From 1911 to 1975 the ethnicity of Arkansans was legally defined by the blood of their ancestors.
Act 320 of 1911, also known as the “one drop rule,” defined anyone “who has … any negro blood whatever” as a “Negro,” consigning people with even remote African ancestry to second-class citizenship in segregated Arkansas.
The law was first challenged in a 1921 school segregation case when three children were expelled from a Montgomery County school because their grandmother had Cherokee ancestry; the school held that the Cherokees had “Negro” blood. The Arkansas Supreme Court, citing the “one drop rule,” agreed and the children and their descendants were ruled to be African American.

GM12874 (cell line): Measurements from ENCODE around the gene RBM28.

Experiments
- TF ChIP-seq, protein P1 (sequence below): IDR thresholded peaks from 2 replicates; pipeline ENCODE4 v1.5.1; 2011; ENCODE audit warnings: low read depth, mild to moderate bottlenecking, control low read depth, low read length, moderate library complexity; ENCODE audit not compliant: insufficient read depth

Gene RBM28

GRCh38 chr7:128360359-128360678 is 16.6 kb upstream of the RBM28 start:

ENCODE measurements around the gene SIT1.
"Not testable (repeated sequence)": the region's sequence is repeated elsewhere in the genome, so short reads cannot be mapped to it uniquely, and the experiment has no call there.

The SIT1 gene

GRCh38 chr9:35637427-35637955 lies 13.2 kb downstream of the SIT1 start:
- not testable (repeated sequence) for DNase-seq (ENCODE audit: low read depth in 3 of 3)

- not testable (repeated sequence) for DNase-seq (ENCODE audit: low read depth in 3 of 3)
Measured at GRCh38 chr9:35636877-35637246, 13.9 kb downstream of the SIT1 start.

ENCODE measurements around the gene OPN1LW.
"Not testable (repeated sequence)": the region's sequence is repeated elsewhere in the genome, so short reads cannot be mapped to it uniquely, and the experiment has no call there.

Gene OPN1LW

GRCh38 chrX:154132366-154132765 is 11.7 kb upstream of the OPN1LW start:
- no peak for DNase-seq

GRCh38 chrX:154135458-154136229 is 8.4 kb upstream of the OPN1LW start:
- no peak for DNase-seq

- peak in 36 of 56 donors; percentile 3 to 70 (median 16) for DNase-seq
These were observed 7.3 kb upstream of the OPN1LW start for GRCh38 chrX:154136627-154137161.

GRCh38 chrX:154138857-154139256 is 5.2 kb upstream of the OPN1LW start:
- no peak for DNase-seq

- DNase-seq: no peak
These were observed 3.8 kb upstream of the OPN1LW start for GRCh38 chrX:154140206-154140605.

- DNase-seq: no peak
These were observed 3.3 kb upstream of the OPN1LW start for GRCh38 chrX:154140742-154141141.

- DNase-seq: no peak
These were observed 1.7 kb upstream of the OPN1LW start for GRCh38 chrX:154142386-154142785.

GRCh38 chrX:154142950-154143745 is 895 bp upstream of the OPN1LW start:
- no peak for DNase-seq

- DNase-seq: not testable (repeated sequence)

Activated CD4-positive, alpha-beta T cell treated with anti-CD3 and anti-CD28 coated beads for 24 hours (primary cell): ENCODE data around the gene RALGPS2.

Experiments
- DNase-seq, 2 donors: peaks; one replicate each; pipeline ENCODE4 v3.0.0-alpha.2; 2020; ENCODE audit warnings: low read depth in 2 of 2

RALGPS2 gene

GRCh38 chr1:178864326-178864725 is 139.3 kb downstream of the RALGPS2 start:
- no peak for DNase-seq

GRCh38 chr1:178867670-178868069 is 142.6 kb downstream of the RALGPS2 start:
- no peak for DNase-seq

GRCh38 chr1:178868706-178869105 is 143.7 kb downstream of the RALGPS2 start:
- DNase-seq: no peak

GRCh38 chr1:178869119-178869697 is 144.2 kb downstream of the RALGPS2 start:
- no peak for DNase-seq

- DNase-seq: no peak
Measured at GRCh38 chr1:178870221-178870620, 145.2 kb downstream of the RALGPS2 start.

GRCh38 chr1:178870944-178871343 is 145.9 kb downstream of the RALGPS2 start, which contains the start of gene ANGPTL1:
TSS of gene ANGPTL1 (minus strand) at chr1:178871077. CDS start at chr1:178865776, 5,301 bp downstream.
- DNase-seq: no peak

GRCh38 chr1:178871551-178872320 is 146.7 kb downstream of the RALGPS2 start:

While many laws demanding the separation of whites and blacks were repealed in the 1960s, the language of Act 320 was published in the statutes of Arkansas until Act 280 of 1975 rewrote the state’s criminal code and eliminated any language defining race in terms of ancestry.
To learn more, visit EncyclopediaOfArkansas.net.